As mechanics, or car guys and gals, we have a general interest in how things work. Every thing can and has been modified in a garage or basement, from cars, lawn mowers to toaster ovens.
But how much do we know about the greatest machine ever built? The one that lets us float through this physical plane with hardly a hiccup for decades? The human body.
It is something that everyone should know at least a bit about. Other than washing your armpits, what do you do for it and what do you know about that coffee or Pepsi, corn chip and pizza run machine?
This book is jam packed with information about your body and how it runs.
The book breaks the body down into its separate systems and explains how they work. They show imagery from scans alongside illustrations that make something so complex a bit less confusing. But how they got that drawing from that scan, I will never know so don’t ask.
For example, on pages 106-7, they talk about automatic functions of the nervous system (If you don’t know what a nervous system is than you really need this book). Ever notice that you get cold, but still sweat when you are afraid? The nervous system does things automatically (out of your control) to prepare you to fight or flight. It is called the sympathetic division of the nervous system. Blood vessels in the skin contract while sweat gland production rises. Digestion slows down and blood goes to the muscles while the heart shifts into overdrive.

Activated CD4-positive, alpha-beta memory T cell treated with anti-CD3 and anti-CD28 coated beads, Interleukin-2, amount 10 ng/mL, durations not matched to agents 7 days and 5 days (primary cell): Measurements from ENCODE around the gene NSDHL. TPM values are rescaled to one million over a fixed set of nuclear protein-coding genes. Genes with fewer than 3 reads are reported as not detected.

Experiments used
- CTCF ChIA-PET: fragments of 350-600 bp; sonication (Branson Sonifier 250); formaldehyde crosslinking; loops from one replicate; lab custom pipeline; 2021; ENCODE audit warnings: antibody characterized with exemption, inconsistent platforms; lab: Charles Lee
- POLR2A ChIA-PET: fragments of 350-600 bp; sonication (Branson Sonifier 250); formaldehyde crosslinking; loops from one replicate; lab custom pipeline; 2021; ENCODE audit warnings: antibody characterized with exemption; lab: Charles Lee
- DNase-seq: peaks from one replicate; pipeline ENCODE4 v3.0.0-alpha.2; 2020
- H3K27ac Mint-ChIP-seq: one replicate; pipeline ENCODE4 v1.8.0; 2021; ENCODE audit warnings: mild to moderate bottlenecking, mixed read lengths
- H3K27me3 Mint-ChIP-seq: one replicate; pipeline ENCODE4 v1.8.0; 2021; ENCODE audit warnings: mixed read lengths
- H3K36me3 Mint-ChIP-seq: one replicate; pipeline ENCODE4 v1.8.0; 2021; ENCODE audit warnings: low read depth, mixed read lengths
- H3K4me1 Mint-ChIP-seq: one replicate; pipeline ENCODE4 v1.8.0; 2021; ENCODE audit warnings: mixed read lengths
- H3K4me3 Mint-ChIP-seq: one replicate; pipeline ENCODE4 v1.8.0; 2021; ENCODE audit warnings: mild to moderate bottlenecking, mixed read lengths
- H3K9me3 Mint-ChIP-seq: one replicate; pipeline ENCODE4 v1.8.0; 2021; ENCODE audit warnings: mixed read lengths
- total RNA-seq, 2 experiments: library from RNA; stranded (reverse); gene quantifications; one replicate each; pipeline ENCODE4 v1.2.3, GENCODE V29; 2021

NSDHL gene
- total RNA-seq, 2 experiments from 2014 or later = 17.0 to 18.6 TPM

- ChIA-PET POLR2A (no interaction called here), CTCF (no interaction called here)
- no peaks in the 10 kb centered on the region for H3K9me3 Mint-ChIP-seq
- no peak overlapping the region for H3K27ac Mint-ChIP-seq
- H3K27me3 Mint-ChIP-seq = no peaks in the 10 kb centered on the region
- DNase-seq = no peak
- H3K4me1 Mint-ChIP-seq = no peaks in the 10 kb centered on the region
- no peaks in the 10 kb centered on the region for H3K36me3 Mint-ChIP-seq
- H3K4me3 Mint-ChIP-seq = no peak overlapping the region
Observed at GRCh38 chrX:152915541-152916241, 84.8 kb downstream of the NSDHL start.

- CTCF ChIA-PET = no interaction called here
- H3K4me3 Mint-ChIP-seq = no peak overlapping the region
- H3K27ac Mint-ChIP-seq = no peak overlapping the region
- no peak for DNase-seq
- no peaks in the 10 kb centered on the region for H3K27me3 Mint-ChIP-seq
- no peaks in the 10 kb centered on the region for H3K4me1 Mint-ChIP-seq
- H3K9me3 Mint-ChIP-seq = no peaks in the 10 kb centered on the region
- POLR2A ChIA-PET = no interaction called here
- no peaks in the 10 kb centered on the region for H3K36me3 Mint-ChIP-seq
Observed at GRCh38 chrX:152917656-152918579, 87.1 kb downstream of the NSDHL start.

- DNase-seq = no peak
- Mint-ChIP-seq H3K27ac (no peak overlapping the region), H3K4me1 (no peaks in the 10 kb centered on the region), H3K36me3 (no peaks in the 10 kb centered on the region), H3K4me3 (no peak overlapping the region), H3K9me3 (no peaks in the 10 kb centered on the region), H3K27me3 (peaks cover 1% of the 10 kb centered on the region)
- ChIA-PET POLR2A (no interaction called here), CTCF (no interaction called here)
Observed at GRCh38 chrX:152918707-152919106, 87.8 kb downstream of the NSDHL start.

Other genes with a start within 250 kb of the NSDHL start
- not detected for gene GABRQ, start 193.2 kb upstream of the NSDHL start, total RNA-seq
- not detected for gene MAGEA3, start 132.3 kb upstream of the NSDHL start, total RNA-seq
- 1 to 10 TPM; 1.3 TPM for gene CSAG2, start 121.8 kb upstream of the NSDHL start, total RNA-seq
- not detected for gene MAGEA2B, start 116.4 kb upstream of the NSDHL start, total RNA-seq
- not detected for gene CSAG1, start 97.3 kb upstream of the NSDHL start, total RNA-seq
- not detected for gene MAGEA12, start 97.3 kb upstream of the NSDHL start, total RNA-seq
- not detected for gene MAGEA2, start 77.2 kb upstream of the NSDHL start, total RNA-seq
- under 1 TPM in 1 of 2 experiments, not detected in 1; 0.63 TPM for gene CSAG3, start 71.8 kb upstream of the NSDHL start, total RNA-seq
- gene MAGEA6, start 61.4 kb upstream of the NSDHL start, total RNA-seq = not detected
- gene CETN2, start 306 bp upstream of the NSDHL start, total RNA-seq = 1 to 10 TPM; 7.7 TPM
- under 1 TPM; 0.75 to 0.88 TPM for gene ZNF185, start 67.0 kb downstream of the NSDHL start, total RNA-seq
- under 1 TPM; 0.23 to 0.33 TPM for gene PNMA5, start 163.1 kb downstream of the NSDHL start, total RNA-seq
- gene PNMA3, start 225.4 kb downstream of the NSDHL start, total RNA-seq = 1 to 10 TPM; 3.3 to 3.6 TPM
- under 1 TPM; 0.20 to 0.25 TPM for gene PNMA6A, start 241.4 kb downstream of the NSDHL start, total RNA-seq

After you win the fight, (or shit your pants and run) the parasymathetic division (say that three times fast) kicks in, the heart slows to normal, digestion begins along with other processes to return the body to normal. Interesting enough, is (according to the book) that the sexual organs are stimulated! No wonder where that wanting sex after a battle idea came from.
There is much more to be learned from this book. I use it as a reference in my writing, or just when I want to learn something.
In other words, I recommend it. The book can be picked up very inexpensively on Amazon. The link is below.